Because it is important: Heavyweight feels like a wide open division these days, and both guys have some promise lurking beneath the surface. Almeida seemed to have a brighter future until Curtis Blaydes knocked him out in his first UFC loss in March. This is the kind of bounce-back fight he needs to win to prove he can still be who we thought he was.

SALT LAKE CITY, UTAH – JULY 29: Kevin Holland poses for a portrait backstage during the UFC 291 event at Delta Center on July 29, 2023 in Salt Lake City, Utah. (Photo by Mike Roach/Zuffa LLC via Getty Images)

Kevin Holland (above) enters his UFC 302 matchup against Michal Oleksiejczuk as a -275 favorite. Oleksiejczuk is +220. (Photo by Mike Roach/Zuffa LLC via Getty Images)

Who are they: Holland is one of those rare MMA mobiles that always provides some kind of fun, even when it doesn’t necessarily benefit him. Oleksiejczuk is a former light heavyweight with finishing power but not much consistency.

Because it is important: Holland is clinging to the edge of the middleweight rankings after two straight losses, including losing the battle of the lanky, unconventional strikers in a one-sided bout against Michael “Venom” Page in March. Oleksiejczuk is also coming off a loss in March and has yet to get more than two wins in a row since he joined the UFC. Normally, this is the type of fight where Holland wins and Oleksiejczuk loses. But are these normal times?

Who are they: Strickland had a cup of coffee with the middleweight belt after pulling off one of last year’s biggest upsets, then lost it to Dricus du Plessis in his first title defense. Costa is MMA’s biggest Silly Little Guy, to the point that you can never tell when he’s joking and when he’s not, until he hits you in the head.

Because it is important: Strickland has become a lightning rod for the culture war, increasing his visibility but also his polarity. In reality, he only needs to win one relevant fight to get back in contention for a middleweight title shot, and Costa should be the type of opponent he could carefully overcome en route to a decision victory. On the other hand, Costa looked good even in the loss against Robert Whittaker in his last start. He has that one-punch power that Strickland lacks. And a knockout win here could make him look like an interesting candidate for a title shot in that weird-enough-to-be-fun way.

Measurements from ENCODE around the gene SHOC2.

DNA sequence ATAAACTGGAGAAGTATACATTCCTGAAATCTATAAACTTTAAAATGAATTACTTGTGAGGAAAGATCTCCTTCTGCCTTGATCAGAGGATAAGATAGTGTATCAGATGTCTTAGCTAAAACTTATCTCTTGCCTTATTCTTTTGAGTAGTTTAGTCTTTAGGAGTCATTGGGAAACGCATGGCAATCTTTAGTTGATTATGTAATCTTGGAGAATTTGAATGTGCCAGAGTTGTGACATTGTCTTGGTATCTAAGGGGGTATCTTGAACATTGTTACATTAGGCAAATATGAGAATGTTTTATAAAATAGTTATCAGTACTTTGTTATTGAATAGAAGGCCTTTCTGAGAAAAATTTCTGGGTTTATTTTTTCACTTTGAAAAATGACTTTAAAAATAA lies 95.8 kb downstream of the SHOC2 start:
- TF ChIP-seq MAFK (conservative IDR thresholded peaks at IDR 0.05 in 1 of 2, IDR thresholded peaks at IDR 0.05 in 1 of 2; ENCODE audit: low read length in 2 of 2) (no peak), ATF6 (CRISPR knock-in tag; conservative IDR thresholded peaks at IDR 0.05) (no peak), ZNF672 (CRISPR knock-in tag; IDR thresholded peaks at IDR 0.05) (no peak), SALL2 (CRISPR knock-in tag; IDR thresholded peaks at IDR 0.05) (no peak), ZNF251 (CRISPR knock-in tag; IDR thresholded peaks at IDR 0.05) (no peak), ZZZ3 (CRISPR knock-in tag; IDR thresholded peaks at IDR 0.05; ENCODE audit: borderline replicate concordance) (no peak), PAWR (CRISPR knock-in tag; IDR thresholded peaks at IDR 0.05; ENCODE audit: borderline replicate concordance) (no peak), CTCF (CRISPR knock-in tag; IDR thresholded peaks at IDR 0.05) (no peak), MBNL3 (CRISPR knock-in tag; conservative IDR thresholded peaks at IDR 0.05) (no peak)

Who are they: Makhachev is the UFC lightweight champion who, despite holding the belt for almost two years, has yet to defend it against an actual lightweight. Poirier is a fan favorite who, at 35, is having his last best chance to add “undisputed UFC champion” to his resume.

Because it is important: Title fights are always important, but this one has compelling narratives on both sides. Makhachev has that air of authority as a champion after dominating Charles Oliveira to claim the belt. However, he could still use some title fight wins over well-known names at lightweight, and Poirier is the type of opponent that draws a lot of eyes to any fight. That’s a huge opportunity for a champion trying to become a star. Poirier, on the other hand, should know that there probably won’t be any more last-minute title fight bids after this one. That’s all. This is his chance to put the whole story in a different light. And as with all great underdog stories, on paper it’s really hard to see how he could beat Makhachev.